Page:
Statistics tell us that women are twice as likely to get depressed as men. Of the estimated 18 million Americans who suffer from
in a given year, only one-third are men. Some health professionals say this is because women experience hormonal changes during menstruation, pregnancy, childbirth, and
, which may both contribute to depression and complicate its treatment. But are men really less likely than women to get depressed, or are they just less likely to acknowledge it?
Depression in Men
is a widespread problem in the United States. To deal with it, we need to understand how it differs from female depression. Whether it’s because some men are ashamed to admit they have a mental condition or they just aren’t as attuned to their mental health as women, research shows that men tend to ignore symptoms of depression.
Women are more likely to have pure depression than men; men are more likely to have other, co-morbid disorders. Women are also more likely to have
in association with their depression, while men are more likely to exhibit signs of substance abuse or conduct disorder.
Some evidence indicates that depression may be even more dangerous for men than for women. Men are more likely than women to commit suicide, although women are more likely to attempt suicide. To make matters worse, many men shy away from talking about their feelings, asking for help, and seeking treatment for depression.
Perhaps one of the reasons male depression often goes undiagnosed is that men fear the repercussions of admitting they have a mental illness. Some research has indicated that men are concerned that their coworkers, friends, and family would look down on them if they sought help for depression. Also, many men fear that their job security, promotion potential, and health benefits would be negatively affected if their coworkers or boss found out they were depressed.
Symptoms of Depression
The National Institute of Mental Health (NIMH) says the following symptoms are common in depression, regardless of gender:
Persistent sad, anxious, or “empty” mood
Feelings of hopelessness and pessimism
Feelings of guilt and worthlessness
Loss of interest or pleasure in hobbies and activities that were once enjoyed, including sex
Decreased energy and increased fatigue
Difficulty concentrating, remembering, and making decisions
, early-morning awakening, or oversleeping
Appetite and/or weight loss or overeating and weight gain
Recurrent thoughts of death and/or suicide, suicide attempts
Restlessness and irritability
Persistent physical symptoms that do not respond to treatment, such as headaches, digestive disorders, and chronic pain
Although these symptoms appear in both men and women who are depressed, studies show that men handle them differently than women. For example, most men don’t realize that physical symptoms—headaches, digestive disorders, and chronic pain—can be associated with depression.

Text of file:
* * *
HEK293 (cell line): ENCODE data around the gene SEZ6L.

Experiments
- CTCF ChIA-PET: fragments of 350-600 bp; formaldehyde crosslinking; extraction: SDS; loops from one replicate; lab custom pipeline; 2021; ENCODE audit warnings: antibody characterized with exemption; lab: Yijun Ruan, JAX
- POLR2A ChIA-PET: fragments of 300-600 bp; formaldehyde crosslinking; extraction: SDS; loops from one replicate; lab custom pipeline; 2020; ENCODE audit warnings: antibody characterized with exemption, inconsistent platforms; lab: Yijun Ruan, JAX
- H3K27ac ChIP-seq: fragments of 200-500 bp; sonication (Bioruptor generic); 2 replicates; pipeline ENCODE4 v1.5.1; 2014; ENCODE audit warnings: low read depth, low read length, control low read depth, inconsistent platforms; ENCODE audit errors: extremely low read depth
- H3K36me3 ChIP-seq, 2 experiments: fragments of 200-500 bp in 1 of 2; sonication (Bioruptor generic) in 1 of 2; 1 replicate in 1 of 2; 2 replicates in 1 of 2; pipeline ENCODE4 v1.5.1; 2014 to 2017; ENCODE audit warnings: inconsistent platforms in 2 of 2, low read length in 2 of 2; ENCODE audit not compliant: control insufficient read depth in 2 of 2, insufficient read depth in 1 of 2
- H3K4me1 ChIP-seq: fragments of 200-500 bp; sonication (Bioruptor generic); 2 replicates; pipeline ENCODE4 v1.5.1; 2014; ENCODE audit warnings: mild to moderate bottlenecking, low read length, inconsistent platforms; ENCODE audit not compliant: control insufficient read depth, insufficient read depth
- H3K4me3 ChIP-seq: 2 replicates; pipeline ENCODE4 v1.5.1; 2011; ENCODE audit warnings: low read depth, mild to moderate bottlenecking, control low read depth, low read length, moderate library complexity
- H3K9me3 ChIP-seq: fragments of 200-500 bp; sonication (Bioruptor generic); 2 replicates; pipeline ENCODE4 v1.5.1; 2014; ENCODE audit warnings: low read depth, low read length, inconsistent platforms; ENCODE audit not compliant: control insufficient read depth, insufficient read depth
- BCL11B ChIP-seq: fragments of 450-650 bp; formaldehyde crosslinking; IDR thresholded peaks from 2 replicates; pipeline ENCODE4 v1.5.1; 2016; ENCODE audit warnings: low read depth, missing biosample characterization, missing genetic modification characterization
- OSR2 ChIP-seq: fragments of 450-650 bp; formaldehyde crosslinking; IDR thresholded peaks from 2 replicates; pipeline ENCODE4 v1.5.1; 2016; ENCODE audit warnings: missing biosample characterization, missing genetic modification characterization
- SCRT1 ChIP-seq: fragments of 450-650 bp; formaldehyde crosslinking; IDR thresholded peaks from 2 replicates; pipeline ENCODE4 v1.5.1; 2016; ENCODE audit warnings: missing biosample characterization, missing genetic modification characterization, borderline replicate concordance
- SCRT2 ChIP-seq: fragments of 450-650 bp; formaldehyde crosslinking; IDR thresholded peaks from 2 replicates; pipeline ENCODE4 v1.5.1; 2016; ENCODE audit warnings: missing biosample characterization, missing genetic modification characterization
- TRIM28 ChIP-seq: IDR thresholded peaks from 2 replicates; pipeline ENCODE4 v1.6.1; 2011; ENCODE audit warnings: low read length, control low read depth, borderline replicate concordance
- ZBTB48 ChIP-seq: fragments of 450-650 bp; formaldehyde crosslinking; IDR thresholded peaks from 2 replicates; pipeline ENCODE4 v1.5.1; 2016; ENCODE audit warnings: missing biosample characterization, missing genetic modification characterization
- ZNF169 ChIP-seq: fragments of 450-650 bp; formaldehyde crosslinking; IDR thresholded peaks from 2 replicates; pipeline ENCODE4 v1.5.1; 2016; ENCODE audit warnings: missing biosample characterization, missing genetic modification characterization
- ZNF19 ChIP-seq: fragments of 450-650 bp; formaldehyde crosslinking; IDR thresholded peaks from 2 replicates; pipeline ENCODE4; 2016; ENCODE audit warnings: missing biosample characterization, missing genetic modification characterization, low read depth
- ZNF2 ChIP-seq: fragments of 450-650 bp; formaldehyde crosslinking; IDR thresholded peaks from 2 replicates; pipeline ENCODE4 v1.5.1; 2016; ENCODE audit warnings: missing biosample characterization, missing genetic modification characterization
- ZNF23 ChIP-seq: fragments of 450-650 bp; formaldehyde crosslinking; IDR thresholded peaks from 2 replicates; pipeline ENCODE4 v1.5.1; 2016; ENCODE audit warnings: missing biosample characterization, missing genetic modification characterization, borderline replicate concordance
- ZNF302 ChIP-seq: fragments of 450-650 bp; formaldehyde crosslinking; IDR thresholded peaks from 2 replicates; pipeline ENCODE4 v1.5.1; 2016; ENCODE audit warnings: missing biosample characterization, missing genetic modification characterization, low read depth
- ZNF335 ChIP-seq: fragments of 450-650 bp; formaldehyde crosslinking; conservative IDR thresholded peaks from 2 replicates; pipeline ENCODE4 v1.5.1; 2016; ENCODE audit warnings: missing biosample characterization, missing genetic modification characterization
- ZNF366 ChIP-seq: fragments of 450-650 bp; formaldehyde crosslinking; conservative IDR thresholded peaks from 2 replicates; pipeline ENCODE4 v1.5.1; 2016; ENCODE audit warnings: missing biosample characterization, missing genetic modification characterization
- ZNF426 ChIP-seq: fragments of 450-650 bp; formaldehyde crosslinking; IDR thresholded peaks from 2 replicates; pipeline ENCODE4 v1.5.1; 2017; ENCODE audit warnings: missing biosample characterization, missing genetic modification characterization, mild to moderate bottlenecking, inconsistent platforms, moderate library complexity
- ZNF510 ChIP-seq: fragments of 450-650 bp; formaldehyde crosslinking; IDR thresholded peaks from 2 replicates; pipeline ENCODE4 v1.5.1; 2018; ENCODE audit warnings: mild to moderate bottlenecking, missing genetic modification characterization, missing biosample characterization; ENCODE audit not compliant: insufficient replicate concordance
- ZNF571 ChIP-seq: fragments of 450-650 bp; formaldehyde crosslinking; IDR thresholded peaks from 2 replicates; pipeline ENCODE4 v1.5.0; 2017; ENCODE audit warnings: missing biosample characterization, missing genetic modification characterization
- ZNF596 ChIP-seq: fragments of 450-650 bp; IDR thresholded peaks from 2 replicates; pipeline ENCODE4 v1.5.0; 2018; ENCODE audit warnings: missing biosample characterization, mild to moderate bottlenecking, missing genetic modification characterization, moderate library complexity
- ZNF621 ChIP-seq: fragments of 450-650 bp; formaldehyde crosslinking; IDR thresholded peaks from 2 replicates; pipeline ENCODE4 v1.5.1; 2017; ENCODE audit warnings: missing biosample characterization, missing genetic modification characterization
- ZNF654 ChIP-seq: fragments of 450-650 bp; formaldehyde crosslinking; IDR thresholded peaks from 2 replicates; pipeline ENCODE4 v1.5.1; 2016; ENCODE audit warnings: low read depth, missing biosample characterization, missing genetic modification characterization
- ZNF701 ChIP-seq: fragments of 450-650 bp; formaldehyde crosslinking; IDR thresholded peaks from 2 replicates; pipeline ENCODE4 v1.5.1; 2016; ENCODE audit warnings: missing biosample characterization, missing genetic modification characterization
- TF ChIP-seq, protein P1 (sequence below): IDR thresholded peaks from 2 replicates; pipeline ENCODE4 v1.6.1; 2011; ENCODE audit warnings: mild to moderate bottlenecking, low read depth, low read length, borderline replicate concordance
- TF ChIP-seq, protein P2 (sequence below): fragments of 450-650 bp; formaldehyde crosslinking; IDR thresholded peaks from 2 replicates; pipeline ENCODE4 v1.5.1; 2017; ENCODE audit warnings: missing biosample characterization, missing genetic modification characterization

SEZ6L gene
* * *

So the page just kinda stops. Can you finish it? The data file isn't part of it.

Also, depressed men are less likely to experience sadness, worthlessness, and guilt as symptoms of depression. They do, however, commonly experience fatigue, irritability, anger, loss of interest in relationships, decreased interest in hobbies, excessive time spent at work, and sleep disturbances. The more we find out about how depression differs between men and women, the better health professionals will become at recognizing and treating this condition in men.
If you think you may be depressed, schedule a visit with your physician. It is possible that another condition—such as an infection, a thyroid disorder, or low testosterone—is causing you to feel depressed. Sometimes when these conditions are treated, your symptoms will disappear. If your physician determines that your symptoms aren’t caused by another condition, you will likely undergo a psychological evaluation for depression, either by your physician or a referred mental health professional.
During a psychological evaluation, the doctor will ask you about your symptoms, your drug and alcohol use, whether or not you’ve had thoughts of death and suicide, and if depressive disorders run in your family. Also, the doctor will assess your mental status, including your speech, thought patterns, and memory.
Depending on your diagnosis, treatment for depression may include a combination of medications, psychotherapies, and other therapies to help alleviate symptoms of depression.
In addition to your prescribed therapy, the NIMH suggests you incorporate the following strategies into your life to help cope with depression:
Participate in mild exercise.
Go to the movies, ball games, or other social activities.
Set realistic recovery goals.
Make it a point to be around people.
Find someone to confide in.
Expect your mood to improve gradually, not overnight.
Postpone important decisions, such as job changes or changes in your marital status, until your depression has lifted.
Allow your family and friends help you cope with depression.
It is important for men to understand that depression is a disease of the brain, not a sign of weakness. Depression can be successfully treated, and seeking treatment can improve the quality of life of any man who is depressed, as well as those close to him.
Please be aware that this information is provided to supplement the care
provided by your physician. It is neither intended nor implied to be a
substitute for professional medical advice. CALL YOUR HEALTHCARE PROVIDER
IMMEDIATELY IF YOU THINK YOU MAY HAVE A MEDICAL EMERGENCY. Always seek the
advice of your physician or other qualified health provider prior to
starting any new treatment or with any questions you may have regarding a